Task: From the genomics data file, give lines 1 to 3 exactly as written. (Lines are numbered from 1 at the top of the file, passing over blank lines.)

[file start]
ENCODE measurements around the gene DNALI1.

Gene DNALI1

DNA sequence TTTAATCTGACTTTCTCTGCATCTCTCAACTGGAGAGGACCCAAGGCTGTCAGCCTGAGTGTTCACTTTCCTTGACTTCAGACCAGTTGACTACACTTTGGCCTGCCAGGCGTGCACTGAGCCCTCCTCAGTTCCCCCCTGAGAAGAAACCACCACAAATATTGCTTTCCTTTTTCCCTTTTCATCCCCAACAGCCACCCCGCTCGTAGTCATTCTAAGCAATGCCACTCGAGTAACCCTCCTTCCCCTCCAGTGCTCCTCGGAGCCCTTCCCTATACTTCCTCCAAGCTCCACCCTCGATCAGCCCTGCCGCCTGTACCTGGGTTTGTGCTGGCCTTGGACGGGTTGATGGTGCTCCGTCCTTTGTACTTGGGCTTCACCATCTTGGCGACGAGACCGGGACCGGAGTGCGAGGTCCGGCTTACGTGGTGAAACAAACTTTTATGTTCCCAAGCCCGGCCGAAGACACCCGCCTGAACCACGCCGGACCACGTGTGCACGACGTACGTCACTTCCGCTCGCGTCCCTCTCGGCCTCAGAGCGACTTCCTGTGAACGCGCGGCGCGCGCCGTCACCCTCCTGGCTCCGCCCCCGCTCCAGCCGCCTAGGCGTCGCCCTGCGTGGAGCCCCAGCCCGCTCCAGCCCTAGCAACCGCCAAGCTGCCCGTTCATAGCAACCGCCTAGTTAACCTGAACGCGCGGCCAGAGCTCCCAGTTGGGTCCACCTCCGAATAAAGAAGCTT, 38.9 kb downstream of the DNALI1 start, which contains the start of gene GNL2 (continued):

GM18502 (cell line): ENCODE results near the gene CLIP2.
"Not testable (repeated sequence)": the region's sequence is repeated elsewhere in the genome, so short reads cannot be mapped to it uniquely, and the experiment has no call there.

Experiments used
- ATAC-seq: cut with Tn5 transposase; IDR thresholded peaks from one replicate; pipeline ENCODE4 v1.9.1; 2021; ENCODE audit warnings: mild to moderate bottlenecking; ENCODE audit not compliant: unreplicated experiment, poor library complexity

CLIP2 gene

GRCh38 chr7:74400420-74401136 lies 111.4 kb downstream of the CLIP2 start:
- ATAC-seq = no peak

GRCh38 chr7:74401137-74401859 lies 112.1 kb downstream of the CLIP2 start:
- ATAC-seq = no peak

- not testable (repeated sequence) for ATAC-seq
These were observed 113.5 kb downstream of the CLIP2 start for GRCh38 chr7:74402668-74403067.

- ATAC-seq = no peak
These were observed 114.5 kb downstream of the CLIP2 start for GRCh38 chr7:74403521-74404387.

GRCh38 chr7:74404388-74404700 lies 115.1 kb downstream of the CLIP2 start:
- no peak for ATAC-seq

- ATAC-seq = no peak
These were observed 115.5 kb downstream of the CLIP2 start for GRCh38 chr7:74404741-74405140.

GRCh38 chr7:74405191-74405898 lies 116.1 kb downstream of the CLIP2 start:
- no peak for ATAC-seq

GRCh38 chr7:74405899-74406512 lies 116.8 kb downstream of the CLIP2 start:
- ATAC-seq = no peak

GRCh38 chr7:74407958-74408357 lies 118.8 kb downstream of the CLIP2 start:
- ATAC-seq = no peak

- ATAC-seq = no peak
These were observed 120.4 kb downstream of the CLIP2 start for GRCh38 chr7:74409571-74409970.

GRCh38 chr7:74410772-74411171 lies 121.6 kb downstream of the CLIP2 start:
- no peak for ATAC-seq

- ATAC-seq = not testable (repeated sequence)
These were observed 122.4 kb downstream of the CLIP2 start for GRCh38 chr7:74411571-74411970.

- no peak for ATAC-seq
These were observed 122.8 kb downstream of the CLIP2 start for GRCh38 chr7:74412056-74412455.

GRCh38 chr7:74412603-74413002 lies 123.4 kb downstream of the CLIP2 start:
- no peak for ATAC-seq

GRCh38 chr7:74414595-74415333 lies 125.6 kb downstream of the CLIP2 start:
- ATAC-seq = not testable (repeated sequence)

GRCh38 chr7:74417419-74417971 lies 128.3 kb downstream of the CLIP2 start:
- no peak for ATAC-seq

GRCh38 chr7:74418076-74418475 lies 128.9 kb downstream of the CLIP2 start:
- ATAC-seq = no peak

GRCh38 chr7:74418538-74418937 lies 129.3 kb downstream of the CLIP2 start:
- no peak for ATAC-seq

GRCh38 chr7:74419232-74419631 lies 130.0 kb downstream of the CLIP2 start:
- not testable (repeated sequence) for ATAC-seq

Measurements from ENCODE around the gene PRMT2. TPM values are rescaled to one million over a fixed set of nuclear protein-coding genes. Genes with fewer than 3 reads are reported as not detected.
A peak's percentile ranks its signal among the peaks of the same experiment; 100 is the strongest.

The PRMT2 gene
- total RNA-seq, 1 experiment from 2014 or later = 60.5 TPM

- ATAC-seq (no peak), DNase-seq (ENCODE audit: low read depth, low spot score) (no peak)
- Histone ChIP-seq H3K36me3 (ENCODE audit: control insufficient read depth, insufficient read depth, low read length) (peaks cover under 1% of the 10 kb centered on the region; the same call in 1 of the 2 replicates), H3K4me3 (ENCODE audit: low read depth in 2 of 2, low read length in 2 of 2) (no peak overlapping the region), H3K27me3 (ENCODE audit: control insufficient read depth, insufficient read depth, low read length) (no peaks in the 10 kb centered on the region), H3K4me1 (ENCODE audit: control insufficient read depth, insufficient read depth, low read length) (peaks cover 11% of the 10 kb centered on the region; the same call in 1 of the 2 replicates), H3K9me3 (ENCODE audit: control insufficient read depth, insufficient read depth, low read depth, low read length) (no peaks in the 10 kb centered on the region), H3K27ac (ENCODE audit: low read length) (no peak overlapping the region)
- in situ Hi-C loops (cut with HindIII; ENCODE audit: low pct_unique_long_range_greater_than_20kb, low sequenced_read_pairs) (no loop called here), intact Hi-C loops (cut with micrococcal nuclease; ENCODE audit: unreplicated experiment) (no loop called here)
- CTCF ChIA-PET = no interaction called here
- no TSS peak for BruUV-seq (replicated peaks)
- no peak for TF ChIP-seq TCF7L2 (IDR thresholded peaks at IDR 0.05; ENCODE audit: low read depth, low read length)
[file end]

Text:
ENCODE measurements around the gene DNALI1.

Gene DNALI1

DNA sequence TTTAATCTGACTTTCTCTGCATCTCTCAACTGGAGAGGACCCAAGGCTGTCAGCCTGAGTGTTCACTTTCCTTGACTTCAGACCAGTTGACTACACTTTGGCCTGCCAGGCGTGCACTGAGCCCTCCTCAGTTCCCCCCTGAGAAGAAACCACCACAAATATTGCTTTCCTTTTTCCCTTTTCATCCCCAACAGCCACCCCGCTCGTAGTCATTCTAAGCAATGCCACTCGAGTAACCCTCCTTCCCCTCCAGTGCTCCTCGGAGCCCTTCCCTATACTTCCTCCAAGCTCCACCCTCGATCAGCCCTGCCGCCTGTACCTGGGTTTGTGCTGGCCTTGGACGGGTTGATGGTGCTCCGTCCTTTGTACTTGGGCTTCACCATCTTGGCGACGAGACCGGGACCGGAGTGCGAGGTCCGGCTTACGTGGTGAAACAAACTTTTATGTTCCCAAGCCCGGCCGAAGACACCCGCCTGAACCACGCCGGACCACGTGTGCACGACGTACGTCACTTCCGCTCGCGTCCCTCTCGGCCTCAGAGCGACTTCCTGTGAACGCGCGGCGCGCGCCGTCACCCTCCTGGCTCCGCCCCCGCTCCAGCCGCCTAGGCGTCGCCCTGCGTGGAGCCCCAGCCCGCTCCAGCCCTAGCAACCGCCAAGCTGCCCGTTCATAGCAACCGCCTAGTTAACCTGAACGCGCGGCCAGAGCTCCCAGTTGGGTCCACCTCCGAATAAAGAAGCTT, 38.9 kb downstream of the DNALI1 start, which contains the start of gene GNL2 (continued):